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J Virol. 2015 May;89(10):5406-18. doi: 10.1128/JVI.03395-14. Epub 2015 Mar 4.

Origins and Evolutionary Dynamics of H3N2 Canine Influenza Virus.

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MRC-University of Glasgow Centre for Virus Research, Glasgow, Scotland, United Kingdom.
MRC-University of Glasgow Centre for Virus Research, Glasgow, Scotland, United Kingdom


Influenza A viruses (IAVs) are maintained mainly in wild birds, and despite frequent spillover infections of avian IAVs into mammals, only a small number of viruses have become established in mammalian hosts. A new H3N2 canine influenza virus (CIV) of avian origin emerged in Asia in the mid-2000s and is now circulating in dog populations of China and South Korea, and possibly in Thailand. The emergence of CIV provides new opportunities for zoonotic infections and interspecies transmission. We examined 14,764 complete IAV genomes together with all CIV genomes publicly available since its first isolation until 2013. We show that CIV may have originated as early as 1999 as a result of segment reassortment among Eurasian and North American avian IAV lineages. We also identified amino acid changes that might have played a role in CIV emergence, some of which have not been previously identified in other cross-species jumps. CIV evolves at a lower rate than H3N2 human influenza viruses do, and viral phylogenies exhibit geographical structure compatible with high levels of local transmission. We detected multiple intrasubtypic and heterosubtypic reassortment events, including the acquisition of the NS segment of an H5N1 avian influenza virus that had previously been overlooked. In sum, our results provide insight into the adaptive changes required by avian viruses to establish themselves in mammals and also highlight the potential role of dogs to act as intermediate hosts in which viruses with zoonotic and/or pandemic potential could originate, particularly with an estimated dog population of ∼ 700 million.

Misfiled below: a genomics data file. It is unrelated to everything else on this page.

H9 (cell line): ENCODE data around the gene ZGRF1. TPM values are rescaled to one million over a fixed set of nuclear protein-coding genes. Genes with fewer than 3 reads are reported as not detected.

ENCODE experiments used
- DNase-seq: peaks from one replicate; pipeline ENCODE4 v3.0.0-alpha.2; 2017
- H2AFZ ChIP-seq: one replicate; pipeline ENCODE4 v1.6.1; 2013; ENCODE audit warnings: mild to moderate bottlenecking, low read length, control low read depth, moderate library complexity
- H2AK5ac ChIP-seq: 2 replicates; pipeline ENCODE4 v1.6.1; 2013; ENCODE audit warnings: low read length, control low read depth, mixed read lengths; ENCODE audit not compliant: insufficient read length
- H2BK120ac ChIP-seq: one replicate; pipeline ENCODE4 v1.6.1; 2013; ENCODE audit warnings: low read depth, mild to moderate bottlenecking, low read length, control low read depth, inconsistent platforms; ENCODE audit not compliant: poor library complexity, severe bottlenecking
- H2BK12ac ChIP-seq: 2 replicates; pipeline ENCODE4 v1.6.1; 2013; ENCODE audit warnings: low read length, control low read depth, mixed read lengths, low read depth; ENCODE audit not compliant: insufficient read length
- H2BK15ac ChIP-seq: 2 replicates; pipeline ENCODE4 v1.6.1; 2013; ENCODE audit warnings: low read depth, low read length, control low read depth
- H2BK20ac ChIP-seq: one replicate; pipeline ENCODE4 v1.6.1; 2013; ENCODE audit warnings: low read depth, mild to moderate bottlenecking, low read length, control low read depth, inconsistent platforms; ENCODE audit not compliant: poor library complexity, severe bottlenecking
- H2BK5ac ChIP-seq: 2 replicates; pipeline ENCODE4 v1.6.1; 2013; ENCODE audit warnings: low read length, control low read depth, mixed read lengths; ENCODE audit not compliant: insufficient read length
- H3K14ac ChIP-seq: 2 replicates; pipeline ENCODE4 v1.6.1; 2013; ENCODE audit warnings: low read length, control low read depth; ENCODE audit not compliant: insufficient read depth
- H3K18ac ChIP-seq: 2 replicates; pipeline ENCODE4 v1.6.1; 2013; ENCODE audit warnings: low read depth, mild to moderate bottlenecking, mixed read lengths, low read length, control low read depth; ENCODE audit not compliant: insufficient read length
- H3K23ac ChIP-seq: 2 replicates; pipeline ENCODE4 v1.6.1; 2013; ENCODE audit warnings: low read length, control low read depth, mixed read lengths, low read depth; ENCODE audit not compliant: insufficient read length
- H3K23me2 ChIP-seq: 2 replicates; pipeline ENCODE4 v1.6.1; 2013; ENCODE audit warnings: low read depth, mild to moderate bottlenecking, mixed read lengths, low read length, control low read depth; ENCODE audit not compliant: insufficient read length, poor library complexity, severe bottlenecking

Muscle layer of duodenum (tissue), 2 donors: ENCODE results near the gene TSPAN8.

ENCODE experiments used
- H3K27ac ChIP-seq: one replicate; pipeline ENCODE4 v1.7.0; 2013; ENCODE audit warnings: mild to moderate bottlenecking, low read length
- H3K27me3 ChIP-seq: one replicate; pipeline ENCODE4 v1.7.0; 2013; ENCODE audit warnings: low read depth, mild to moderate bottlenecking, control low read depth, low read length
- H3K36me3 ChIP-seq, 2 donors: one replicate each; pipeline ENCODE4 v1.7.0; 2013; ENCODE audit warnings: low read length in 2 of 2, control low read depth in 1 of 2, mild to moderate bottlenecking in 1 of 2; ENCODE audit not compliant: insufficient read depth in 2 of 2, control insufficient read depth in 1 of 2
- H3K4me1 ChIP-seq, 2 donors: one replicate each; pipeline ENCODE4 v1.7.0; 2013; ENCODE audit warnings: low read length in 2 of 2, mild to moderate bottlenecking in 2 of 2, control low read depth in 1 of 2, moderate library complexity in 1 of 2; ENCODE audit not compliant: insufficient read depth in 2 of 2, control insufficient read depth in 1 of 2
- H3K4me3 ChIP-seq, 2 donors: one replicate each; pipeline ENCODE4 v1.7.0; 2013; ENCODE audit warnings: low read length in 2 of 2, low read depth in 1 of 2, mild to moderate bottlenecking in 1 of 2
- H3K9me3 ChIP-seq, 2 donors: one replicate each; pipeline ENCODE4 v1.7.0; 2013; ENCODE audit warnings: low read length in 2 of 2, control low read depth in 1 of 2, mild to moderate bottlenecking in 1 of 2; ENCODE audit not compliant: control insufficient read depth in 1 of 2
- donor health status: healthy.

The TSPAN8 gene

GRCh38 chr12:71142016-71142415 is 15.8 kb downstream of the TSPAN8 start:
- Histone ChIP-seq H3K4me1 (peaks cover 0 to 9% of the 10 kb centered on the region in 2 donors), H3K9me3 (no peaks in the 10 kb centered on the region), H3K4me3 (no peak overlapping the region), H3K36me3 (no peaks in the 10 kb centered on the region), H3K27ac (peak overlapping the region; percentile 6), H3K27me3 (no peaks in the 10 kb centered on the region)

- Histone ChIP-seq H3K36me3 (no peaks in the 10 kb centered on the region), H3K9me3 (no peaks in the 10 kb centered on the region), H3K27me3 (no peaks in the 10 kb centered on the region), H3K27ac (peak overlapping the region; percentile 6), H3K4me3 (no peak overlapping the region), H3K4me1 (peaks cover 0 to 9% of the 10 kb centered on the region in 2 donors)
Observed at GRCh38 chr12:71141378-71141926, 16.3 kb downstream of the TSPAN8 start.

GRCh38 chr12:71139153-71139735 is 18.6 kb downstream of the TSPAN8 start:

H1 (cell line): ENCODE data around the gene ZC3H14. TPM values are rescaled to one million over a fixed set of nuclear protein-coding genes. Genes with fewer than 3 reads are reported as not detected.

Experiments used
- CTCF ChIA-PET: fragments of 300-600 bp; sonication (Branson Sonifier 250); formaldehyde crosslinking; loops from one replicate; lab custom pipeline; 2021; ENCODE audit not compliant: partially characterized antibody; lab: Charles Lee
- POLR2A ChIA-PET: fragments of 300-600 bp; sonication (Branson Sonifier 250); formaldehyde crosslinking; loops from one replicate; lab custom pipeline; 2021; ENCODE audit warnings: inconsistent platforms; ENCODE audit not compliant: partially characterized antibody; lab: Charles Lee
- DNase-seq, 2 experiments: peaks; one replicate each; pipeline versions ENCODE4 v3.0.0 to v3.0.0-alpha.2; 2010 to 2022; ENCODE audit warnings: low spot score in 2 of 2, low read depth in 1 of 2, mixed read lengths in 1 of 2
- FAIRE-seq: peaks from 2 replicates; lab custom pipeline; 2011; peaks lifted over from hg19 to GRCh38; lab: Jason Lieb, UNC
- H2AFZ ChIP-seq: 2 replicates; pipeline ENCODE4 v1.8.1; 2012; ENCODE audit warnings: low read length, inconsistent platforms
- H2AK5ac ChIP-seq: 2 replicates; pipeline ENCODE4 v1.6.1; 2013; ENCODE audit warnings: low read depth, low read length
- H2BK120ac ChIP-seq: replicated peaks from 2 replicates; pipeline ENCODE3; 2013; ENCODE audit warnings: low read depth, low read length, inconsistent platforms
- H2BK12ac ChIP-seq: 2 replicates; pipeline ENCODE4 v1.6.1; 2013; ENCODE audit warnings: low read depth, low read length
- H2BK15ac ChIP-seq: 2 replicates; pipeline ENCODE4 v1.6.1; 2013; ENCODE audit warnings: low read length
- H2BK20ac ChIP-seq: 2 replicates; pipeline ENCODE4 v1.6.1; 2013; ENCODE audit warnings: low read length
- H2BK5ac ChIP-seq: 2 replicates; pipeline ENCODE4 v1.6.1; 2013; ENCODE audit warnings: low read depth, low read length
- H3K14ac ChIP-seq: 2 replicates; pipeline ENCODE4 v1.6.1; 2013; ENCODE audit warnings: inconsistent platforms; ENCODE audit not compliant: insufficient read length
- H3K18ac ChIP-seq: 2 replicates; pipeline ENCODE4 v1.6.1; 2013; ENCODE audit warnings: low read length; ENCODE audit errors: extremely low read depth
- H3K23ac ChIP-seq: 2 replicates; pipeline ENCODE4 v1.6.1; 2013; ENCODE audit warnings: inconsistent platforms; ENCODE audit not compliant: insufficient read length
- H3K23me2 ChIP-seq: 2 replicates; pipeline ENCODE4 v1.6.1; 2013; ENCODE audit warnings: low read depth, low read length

Influenza A viruses circulate in humans and animals. This multihost ecology has important implications, as past pandemics were caused by IAVs carrying gene segments of both human and animal origin. Adaptive evolution is central to cross-species jumps, and this is why understanding the evolutionary processes that shape influenza A virus genomes is key to elucidating the mechanisms underpinning viral emergence. An avian-origin canine influenza virus (CIV) has recently emerged in dogs and is spreading in Asia. We reconstructed the evolutionary history of CIV and show that it originated from both Eurasian and North American avian lineages. We also identified the mutations that might have been responsible for the cross-species jump. Finally, we provide evidence of multiple reassortment events between CIV and other influenza viruses (including an H5N1 avian virus). This is a cause for concern, as there is a large global dog population to which humans are highly exposed.

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